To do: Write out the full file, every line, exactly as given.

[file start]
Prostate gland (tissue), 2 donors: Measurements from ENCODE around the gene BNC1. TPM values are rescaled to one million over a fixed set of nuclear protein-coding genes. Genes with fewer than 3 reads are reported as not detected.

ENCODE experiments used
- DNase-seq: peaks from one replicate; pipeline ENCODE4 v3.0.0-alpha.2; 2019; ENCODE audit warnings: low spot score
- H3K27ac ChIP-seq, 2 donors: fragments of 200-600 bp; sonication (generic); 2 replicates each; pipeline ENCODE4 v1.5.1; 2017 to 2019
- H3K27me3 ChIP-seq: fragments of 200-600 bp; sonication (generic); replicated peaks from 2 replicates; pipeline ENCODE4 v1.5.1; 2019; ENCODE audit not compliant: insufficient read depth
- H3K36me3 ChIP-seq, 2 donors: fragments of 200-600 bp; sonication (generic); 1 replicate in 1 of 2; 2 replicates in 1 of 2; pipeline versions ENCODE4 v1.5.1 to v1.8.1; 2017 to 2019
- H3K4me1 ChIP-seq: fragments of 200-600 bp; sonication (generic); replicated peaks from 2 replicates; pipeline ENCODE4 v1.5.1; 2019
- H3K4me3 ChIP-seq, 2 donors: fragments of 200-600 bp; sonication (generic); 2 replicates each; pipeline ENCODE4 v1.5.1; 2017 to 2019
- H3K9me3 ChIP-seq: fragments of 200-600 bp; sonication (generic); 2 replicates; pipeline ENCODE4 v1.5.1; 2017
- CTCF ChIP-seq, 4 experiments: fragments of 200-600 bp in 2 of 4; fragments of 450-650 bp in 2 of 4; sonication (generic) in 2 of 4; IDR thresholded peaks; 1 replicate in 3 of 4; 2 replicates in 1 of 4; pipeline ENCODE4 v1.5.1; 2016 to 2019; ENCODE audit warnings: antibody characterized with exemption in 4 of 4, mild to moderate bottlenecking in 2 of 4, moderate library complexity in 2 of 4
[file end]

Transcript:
Prostate gland (tissue), 2 donors: Measurements from ENCODE around the gene BNC1. TPM values are rescaled to one million over a fixed set of nuclear protein-coding genes. Genes with fewer than 3 reads are reported as not detected.

ENCODE experiments used
- DNase-seq: peaks from one replicate; pipeline ENCODE4 v3.0.0-alpha.2; 2019; ENCODE audit warnings: low spot score
- H3K27ac ChIP-seq, 2 donors: fragments of 200-600 bp; sonication (generic); 2 replicates each; pipeline ENCODE4 v1.5.1; 2017 to 2019
- H3K27me3 ChIP-seq: fragments of 200-600 bp; sonication (generic); replicated peaks from 2 replicates; pipeline ENCODE4 v1.5.1; 2019; ENCODE audit not compliant: insufficient read depth
- H3K36me3 ChIP-seq, 2 donors: fragments of 200-600 bp; sonication (generic); 1 replicate in 1 of 2; 2 replicates in 1 of 2; pipeline versions ENCODE4 v1.5.1 to v1.8.1; 2017 to 2019
- H3K4me1 ChIP-seq: fragments of 200-600 bp; sonication (generic); replicated peaks from 2 replicates; pipeline ENCODE4 v1.5.1; 2019
- H3K4me3 ChIP-seq, 2 donors: fragments of 200-600 bp; sonication (generic); 2 replicates each; pipeline ENCODE4 v1.5.1; 2017 to 2019
- H3K9me3 ChIP-seq: fragments of 200-600 bp; sonication (generic); 2 replicates; pipeline ENCODE4 v1.5.1; 2017
- CTCF ChIP-seq, 4 experiments: fragments of 200-600 bp in 2 of 4; fragments of 450-650 bp in 2 of 4; sonication (generic) in 2 of 4; IDR thresholded peaks; 1 replicate in 3 of 4; 2 replicates in 1 of 4; pipeline ENCODE4 v1.5.1; 2016 to 2019; ENCODE audit warnings: antibody characterized with exemption in 4 of 4, mild to moderate bottlenecking in 2 of 4, moderate library complexity in 2 of 4